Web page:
L is for Letting Go
This is a tender topic for me, something that's hard for me to do personally, and I'm sure was hard for my mother before me. When you've done the best that you can, when you've given something or someone your all, there comes a time when you have to let it/them go.
For mothers all over the world, this is a terrible balancing act. When and how do they let go? Baby birds learn to fly at great personal risk, and mothers must watch helplessly. But the truth behind the questions of how and when is that it isn't up to us. There comes a time when children stand up and say, "I am me. You are you. I'm going now. This is my next step into the world."
Whether we let go or not, the time comes when our white-knuckled grasp is only holding air.
It's this way with art, too. Like children, art comes from a very tender, private place inside us. It is cultivated by our love and attention. It is shaped by us, as much as it is within our talents and power, to resemble what we think it ought to be. And when we've done our best, given our all, it's time to let go.
For authors lucky and determined enough to have publishing contracts or self-publishing release dates, that time is a specific date. For them, letting go is a fixed affair. "On this day I will send my book baby into the world, come what may." You see a lot of posts to this effect on twitter and facebook. Authors say, "I've done it. It's release day. I'm sending it out into the world. I hope you love it."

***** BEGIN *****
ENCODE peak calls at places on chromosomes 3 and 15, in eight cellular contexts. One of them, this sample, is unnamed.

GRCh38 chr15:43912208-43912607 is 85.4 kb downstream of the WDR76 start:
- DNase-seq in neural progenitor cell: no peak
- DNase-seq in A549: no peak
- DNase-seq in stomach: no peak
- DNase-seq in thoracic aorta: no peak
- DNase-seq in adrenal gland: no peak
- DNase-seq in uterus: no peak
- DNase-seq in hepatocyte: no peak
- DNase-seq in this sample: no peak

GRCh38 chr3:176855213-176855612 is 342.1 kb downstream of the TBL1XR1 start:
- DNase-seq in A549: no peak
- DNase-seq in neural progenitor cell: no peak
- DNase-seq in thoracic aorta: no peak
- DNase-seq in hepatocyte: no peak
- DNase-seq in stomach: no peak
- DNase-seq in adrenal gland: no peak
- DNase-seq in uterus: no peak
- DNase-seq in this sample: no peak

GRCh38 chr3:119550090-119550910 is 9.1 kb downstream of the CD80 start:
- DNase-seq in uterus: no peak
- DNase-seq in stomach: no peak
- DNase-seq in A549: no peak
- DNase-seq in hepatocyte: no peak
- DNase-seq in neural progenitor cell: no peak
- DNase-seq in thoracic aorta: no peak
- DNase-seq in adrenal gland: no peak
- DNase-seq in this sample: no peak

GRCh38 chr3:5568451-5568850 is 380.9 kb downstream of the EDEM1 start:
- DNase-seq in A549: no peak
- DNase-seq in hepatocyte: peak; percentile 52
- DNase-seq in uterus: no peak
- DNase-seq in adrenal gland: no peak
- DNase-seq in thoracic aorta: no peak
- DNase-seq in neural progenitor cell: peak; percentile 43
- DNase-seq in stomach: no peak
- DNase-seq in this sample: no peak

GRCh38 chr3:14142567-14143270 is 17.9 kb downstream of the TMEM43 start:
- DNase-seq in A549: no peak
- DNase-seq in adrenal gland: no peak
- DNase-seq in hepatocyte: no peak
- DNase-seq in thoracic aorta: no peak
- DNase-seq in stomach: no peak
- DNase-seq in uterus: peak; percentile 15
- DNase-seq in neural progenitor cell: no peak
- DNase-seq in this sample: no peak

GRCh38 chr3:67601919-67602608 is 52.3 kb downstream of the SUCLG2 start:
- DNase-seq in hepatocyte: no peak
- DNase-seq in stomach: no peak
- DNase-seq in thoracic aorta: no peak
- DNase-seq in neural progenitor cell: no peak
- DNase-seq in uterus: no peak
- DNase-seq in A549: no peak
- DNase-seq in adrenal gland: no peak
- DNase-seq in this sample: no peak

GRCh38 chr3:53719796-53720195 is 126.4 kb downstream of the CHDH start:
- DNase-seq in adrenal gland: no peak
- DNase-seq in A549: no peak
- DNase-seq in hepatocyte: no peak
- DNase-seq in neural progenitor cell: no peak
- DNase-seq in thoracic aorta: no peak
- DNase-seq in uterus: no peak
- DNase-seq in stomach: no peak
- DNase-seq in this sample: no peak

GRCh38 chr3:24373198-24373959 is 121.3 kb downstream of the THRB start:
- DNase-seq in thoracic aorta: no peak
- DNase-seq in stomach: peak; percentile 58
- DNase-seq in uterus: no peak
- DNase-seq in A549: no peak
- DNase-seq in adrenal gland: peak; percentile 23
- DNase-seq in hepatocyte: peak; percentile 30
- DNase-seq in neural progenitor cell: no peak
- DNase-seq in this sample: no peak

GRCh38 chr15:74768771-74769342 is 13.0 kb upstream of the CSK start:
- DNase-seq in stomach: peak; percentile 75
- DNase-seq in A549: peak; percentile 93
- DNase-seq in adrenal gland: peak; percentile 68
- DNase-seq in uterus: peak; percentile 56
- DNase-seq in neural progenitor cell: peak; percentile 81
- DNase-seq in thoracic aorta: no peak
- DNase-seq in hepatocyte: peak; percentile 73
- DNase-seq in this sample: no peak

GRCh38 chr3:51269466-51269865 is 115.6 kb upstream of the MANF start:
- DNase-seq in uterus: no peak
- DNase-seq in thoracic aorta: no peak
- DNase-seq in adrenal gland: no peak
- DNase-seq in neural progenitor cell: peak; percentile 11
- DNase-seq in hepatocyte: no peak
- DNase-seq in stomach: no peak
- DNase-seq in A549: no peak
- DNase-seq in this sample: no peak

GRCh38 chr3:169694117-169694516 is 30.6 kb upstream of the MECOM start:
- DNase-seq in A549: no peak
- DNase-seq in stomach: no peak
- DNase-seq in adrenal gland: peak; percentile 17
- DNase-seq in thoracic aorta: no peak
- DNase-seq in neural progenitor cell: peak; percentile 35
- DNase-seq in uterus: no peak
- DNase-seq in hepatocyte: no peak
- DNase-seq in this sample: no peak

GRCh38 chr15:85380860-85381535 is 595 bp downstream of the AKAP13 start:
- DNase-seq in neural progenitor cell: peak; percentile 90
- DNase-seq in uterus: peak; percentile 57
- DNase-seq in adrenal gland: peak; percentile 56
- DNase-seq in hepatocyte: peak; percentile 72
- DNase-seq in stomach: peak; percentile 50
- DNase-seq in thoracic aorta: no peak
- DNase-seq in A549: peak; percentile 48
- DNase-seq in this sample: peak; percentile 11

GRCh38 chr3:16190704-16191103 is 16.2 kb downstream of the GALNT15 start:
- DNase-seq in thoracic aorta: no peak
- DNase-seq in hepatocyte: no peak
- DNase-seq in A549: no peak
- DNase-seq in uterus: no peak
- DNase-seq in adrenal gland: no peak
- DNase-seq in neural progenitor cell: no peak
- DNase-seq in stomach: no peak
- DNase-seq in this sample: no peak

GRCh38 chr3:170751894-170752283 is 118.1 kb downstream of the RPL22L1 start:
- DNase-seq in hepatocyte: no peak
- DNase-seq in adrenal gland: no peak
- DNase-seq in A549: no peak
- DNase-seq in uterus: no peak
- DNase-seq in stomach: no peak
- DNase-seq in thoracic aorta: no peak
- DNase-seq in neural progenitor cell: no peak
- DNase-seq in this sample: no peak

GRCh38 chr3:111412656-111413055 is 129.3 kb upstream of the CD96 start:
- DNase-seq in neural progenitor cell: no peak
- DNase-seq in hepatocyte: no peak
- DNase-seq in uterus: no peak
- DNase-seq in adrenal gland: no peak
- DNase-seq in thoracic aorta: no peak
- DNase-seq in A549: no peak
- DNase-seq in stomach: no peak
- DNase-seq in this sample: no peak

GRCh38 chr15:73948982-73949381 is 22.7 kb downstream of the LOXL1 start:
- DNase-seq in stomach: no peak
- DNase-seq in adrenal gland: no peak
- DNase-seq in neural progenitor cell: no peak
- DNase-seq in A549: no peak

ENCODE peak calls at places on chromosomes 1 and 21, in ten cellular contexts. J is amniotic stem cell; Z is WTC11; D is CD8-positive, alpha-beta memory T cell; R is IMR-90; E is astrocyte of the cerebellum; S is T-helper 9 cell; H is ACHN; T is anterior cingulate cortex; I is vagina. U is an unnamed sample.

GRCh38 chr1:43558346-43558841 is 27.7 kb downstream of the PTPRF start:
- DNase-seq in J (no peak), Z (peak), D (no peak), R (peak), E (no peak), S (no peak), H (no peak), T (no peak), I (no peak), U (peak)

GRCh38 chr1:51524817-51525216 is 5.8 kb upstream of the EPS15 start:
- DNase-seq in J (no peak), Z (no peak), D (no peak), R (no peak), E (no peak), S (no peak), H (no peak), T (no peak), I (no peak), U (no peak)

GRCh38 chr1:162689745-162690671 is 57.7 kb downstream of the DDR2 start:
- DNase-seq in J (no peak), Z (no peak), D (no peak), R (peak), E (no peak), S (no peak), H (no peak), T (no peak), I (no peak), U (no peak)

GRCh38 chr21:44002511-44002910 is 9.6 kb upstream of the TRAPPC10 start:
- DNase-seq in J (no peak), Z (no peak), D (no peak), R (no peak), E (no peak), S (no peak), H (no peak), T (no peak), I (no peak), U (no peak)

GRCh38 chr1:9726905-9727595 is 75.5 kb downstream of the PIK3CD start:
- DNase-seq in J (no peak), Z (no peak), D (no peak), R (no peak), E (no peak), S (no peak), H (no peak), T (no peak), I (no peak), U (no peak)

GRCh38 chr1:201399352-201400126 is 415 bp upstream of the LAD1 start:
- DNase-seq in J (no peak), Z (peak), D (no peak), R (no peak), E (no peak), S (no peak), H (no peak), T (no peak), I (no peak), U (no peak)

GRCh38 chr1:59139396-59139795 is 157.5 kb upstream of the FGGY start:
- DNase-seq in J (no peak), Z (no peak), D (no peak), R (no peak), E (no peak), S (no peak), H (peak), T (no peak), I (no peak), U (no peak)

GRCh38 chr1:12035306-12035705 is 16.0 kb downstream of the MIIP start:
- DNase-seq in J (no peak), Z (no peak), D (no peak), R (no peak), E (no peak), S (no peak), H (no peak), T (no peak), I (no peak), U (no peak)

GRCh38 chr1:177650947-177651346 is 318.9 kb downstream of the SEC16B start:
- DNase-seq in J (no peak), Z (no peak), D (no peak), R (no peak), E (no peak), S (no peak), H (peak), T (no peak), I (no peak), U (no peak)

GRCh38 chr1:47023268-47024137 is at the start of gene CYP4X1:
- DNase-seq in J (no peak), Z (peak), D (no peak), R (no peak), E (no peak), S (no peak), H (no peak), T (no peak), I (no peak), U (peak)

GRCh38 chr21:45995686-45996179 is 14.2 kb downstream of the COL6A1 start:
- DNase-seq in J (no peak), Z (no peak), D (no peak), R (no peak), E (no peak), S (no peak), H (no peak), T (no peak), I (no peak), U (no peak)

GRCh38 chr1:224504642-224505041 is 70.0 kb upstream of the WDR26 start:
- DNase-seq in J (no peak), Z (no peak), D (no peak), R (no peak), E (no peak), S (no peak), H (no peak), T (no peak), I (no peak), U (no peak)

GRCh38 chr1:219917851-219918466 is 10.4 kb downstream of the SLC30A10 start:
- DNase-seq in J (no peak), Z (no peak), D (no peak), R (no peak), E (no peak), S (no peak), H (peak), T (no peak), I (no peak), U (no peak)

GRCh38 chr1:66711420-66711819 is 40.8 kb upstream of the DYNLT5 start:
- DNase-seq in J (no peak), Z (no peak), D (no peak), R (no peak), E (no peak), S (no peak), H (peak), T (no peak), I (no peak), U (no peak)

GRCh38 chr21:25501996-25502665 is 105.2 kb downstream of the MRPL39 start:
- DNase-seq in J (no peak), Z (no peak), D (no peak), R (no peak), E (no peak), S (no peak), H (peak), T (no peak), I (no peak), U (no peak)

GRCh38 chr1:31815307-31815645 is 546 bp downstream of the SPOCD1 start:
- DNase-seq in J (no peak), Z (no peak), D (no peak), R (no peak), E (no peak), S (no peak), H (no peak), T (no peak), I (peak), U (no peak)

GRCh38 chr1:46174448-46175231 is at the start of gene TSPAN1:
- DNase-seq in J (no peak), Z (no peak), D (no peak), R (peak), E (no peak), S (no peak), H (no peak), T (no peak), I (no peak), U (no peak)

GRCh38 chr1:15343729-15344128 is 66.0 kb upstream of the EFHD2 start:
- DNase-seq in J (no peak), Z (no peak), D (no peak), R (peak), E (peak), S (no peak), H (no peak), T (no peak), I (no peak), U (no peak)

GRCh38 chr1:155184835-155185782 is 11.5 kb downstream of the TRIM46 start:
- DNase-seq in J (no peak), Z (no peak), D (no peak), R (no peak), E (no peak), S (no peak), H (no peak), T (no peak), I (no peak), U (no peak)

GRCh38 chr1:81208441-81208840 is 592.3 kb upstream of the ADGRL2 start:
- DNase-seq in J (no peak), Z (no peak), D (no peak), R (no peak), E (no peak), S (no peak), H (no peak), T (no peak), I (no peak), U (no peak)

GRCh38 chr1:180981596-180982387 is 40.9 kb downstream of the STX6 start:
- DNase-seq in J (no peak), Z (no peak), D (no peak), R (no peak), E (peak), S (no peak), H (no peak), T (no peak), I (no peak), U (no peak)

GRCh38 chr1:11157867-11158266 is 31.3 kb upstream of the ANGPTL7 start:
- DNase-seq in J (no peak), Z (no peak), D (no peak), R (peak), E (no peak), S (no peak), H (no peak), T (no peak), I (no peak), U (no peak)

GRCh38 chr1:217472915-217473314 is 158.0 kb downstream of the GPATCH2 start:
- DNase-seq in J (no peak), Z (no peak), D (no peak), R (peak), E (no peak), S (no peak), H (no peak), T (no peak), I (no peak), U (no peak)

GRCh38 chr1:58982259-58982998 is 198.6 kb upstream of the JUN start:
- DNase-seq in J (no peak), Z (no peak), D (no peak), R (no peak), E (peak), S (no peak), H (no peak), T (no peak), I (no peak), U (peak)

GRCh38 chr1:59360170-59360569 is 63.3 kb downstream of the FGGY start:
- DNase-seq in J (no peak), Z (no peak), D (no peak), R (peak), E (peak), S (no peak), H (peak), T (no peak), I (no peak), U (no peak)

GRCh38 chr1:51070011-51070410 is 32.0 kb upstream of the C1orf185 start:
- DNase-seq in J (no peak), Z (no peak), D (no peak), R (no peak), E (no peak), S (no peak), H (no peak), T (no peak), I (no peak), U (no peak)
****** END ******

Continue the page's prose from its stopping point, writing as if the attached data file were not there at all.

But you can't make them love it. You can't even make them understand it. People will misunderstand your art, just as they will insist on misunderstanding you. People will chop up your work, quote it or paraphrase it out of context, make you look silly (sparkly vampires). People will snark about what is sacred to you, make themselves seem clever while tearing you down. It's what people do sometimes.
People may review the earliest edition of your self-published book (as happened to a very vocal disgruntled writer a few years back). They may reprint your typos and call them stupidity.
And they will do all of this without asking for your permission.
Let it go.
Then there are artists like me. I'm not published, and I haven't published myself. I've talked about it. I've thought about it, but I'm just not ready. Some of my closest friends and family say, "Let it go." Just put your art out into the world and let it be read, even when it's not perfect. I resist. I want it to be perfect. I want it to be without flaws. I want to "avoid those weaknesses which often expose a strong understanding to ridicule" (Darcy).
Some painters swipe and brush away at their favorite pieces in the lamp-lit corners of their houses, never portraying their art to the community because all they can see are the flaws. I don't want to be that. But I also want my "debut" to be auspicious and what they call promising. I want to be read and appreciated and most of all understood.
So I can understand if even a traditionally published author has trouble, because I feel it, too, the resistance, as tight as a rubber band, to the notion, the pull against gravity, telling me to